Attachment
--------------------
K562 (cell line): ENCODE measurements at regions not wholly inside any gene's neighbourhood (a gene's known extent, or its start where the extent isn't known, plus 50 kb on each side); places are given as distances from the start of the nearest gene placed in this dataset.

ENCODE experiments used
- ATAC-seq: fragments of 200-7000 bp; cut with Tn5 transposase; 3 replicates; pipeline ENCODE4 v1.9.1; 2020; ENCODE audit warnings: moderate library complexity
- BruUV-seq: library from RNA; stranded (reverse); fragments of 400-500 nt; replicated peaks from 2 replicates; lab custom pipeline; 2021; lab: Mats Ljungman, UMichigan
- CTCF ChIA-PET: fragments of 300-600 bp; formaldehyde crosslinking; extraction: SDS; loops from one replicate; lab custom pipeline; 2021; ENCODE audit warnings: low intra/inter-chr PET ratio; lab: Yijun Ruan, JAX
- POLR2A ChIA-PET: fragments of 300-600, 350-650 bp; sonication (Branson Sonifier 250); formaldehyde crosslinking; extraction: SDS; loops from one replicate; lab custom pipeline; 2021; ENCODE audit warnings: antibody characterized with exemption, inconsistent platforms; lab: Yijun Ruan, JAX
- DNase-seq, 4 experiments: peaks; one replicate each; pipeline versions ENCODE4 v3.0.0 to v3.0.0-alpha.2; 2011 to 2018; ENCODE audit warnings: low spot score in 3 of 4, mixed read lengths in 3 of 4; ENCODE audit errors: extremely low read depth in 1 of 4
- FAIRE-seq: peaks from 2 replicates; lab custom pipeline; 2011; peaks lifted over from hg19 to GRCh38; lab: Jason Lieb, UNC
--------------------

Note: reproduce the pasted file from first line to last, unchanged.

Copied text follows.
K562 (cell line): ENCODE measurements at regions not wholly inside any gene's neighbourhood (a gene's known extent, or its start where the extent isn't known, plus 50 kb on each side); places are given as distances from the start of the nearest gene placed in this dataset.

ENCODE experiments used
- ATAC-seq: fragments of 200-7000 bp; cut with Tn5 transposase; 3 replicates; pipeline ENCODE4 v1.9.1; 2020; ENCODE audit warnings: moderate library complexity
- BruUV-seq: library from RNA; stranded (reverse); fragments of 400-500 nt; replicated peaks from 2 replicates; lab custom pipeline; 2021; lab: Mats Ljungman, UMichigan
- CTCF ChIA-PET: fragments of 300-600 bp; formaldehyde crosslinking; extraction: SDS; loops from one replicate; lab custom pipeline; 2021; ENCODE audit warnings: low intra/inter-chr PET ratio; lab: Yijun Ruan, JAX
- POLR2A ChIA-PET: fragments of 300-600, 350-650 bp; sonication (Branson Sonifier 250); formaldehyde crosslinking; extraction: SDS; loops from one replicate; lab custom pipeline; 2021; ENCODE audit warnings: antibody characterized with exemption, inconsistent platforms; lab: Yijun Ruan, JAX
- DNase-seq, 4 experiments: peaks; one replicate each; pipeline versions ENCODE4 v3.0.0 to v3.0.0-alpha.2; 2011 to 2018; ENCODE audit warnings: low spot score in 3 of 4, mixed read lengths in 3 of 4; ENCODE audit errors: extremely low read depth in 1 of 4
- FAIRE-seq: peaks from 2 replicates; lab custom pipeline; 2011; peaks lifted over from hg19 to GRCh38; lab: Jason Lieb, UNC